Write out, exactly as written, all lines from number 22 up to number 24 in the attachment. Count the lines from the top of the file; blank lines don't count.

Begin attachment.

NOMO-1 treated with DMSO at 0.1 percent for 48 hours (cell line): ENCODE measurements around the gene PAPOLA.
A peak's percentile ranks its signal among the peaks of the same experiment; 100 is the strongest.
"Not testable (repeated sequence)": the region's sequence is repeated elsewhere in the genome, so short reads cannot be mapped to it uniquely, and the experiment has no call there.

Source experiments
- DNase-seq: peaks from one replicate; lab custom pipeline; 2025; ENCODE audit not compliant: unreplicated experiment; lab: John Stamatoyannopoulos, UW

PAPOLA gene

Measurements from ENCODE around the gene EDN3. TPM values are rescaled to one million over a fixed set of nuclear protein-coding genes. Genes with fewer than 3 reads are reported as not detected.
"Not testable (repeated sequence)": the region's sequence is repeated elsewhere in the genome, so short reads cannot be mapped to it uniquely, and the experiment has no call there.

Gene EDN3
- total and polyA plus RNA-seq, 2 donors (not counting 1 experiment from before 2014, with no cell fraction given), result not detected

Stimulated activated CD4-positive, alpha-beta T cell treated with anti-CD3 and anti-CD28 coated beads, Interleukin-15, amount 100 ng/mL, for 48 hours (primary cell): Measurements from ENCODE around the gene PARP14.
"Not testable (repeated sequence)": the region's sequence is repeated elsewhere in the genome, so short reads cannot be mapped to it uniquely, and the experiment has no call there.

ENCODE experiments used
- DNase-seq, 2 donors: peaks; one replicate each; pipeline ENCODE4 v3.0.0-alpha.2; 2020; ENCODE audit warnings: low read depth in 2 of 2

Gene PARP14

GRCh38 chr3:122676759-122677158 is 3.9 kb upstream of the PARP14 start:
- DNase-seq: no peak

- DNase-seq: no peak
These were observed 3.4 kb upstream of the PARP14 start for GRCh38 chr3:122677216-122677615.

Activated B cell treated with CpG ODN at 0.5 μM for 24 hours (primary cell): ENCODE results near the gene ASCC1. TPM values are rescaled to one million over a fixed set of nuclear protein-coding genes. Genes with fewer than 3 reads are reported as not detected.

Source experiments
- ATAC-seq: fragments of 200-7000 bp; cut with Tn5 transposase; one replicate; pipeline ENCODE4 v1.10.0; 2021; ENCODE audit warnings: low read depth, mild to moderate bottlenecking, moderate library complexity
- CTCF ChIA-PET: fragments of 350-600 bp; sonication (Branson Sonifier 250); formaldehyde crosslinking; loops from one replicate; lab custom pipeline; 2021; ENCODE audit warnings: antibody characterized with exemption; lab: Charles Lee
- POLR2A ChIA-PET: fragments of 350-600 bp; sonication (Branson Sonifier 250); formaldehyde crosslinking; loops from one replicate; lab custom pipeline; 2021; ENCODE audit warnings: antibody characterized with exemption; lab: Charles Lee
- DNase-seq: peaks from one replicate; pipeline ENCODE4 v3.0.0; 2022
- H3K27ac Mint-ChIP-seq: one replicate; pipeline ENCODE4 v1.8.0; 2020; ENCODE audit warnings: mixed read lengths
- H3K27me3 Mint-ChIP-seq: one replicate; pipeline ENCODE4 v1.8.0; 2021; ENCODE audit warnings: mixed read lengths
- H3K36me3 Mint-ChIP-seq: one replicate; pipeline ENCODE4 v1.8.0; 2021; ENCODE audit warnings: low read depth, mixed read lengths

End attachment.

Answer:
- ATAC-seq: fragments of 200-7000 bp; cut with Tn5 transposase; one replicate; pipeline ENCODE4 v1.10.0; 2021; ENCODE audit warnings: low read depth, mild to moderate bottlenecking, moderate library complexity
- CTCF ChIA-PET: fragments of 350-600 bp; sonication (Branson Sonifier 250); formaldehyde crosslinking; loops from one replicate; lab custom pipeline; 2021; ENCODE audit warnings: antibody characterized with exemption; lab: Charles Lee
- POLR2A ChIA-PET: fragments of 350-600 bp; sonication (Branson Sonifier 250); formaldehyde crosslinking; loops from one replicate; lab custom pipeline; 2021; ENCODE audit warnings: antibody characterized with exemption; lab: Charles Lee